Fox and Osborne miss the point…..
People might reasonably have expected the two Coalition parties to have displayed some public friction however, the spectacle of whole departments battling it out across the airwaves is something else altogether. Liam Fox and George Osborne have been quite publically crossing swords over Trident’s inclusion (or indeed, exclusion) from the Ministry of Defences spending commitments. Fox’s eventual decision to push ahead with Trident even if it means swinging cuts elsewhere is, frankly, bordering on the barmy. I have written plenty about the virtual uselessness of Trident when it comes to current defence situations and the notion that it should take priority over conventional forces is genuinely naive.
This week has even exposed the weakness of conventional forces against the terrorist threats with the ‘War Log Leaks’ exposing the utter futility of the Afghanistan campaign; not to mention its unacceptable cost in the lives both of combatants and civilians. Labour should start making the coherent case for immediate withdrawal. On a wider level, we have to realise that nuclear weapons are simply a nonsense. Indeed, they have no meaning beyond that of a costly and potentially dangerous status symbol.Britain, long since deprived of her Empire, keeps them purely to preserve its self-image as a great global power.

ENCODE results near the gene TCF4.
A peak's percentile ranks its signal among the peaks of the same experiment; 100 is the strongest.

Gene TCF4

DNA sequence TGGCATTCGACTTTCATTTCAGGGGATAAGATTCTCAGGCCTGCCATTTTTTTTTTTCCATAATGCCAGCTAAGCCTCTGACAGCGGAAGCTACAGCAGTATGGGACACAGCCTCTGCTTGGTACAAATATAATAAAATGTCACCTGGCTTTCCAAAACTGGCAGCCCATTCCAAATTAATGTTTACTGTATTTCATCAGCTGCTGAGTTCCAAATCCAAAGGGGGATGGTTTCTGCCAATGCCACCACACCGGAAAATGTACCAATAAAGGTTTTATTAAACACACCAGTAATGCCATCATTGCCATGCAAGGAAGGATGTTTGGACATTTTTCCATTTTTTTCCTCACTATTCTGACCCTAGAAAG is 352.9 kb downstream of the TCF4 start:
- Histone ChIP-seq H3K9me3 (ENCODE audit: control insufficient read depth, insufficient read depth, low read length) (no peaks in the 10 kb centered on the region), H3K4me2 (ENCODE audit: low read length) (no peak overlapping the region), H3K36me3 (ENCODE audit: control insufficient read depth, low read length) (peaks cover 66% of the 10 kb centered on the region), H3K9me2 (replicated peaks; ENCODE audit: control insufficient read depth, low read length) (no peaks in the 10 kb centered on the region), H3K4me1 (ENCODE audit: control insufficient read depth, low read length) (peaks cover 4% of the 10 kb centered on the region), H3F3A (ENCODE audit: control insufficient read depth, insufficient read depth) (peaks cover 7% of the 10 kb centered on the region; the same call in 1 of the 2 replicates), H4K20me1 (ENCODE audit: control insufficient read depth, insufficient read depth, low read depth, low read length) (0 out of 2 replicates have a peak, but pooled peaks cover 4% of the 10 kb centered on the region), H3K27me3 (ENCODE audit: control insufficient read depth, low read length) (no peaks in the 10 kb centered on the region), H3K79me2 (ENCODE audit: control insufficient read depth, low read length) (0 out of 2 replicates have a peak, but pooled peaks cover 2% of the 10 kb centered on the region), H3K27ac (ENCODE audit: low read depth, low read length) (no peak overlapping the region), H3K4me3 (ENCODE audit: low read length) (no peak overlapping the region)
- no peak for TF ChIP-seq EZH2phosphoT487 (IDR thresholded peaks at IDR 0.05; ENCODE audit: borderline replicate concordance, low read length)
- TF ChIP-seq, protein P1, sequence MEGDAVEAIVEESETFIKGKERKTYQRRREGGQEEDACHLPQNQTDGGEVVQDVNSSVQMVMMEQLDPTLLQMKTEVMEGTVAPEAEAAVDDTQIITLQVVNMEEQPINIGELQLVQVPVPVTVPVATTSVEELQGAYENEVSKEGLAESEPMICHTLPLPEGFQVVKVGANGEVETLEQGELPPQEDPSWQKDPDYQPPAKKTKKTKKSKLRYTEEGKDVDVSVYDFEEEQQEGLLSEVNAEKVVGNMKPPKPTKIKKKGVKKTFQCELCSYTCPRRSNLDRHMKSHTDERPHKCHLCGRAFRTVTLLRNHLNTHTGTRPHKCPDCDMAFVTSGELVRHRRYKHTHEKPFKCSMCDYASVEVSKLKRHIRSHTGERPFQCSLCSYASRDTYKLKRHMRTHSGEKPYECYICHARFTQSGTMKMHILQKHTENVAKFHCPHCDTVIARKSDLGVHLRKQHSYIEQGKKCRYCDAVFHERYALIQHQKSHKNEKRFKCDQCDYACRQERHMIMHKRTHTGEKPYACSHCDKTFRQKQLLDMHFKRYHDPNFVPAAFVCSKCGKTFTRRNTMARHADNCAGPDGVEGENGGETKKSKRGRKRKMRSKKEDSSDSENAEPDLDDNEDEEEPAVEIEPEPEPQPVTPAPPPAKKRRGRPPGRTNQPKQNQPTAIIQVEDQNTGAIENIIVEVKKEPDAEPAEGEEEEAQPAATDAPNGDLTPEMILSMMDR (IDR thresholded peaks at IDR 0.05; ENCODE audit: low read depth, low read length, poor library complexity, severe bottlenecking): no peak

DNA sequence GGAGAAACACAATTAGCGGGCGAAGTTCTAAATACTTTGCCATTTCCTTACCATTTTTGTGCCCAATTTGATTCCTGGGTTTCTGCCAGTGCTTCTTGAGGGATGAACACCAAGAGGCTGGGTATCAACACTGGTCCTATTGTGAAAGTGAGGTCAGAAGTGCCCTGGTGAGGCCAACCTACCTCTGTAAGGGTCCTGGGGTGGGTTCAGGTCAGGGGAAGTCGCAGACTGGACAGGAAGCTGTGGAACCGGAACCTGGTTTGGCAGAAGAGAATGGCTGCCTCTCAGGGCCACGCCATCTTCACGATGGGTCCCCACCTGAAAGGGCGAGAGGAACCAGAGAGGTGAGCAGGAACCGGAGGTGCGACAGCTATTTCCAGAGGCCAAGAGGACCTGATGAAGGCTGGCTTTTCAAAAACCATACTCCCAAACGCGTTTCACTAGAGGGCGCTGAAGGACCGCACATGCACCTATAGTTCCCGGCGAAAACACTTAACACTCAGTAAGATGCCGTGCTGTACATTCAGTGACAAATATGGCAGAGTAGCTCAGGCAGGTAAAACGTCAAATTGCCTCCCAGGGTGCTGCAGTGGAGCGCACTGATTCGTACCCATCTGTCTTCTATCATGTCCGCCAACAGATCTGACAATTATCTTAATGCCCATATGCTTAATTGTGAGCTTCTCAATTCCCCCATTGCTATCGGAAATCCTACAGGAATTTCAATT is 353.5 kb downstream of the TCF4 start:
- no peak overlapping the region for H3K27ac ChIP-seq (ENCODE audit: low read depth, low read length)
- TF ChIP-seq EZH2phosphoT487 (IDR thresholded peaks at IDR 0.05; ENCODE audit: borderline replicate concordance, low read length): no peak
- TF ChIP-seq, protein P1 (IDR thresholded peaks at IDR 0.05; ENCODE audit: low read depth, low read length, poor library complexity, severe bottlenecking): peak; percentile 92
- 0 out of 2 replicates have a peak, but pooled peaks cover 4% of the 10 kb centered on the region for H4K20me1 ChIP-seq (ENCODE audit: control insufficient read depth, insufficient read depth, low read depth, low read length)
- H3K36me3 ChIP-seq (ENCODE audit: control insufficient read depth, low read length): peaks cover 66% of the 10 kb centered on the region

No single political party has yet to deal with post Cold War realities when it comes to defence; nor have they absorbed the lessons of the ‘War on Terror’. This is a little worrying considering nearly a decade has passed since 9/11 and more than that since the end of Soviet Communism. In reality, it is top-of-the-range intelligence services and a genuine spirit of multilateral co-operation that best serve our defensive needs; preserving conventional forces is a necessity to be sure and providing them with adequate equipment is again something that should be done. However, their expansion, along with the retention of baubles like Trident is totally pointless and counter-productive. Now, if only somebody was prepared to air that view in public rather constricting the argument to pure economics and affordability then that would be a discussion really worth having.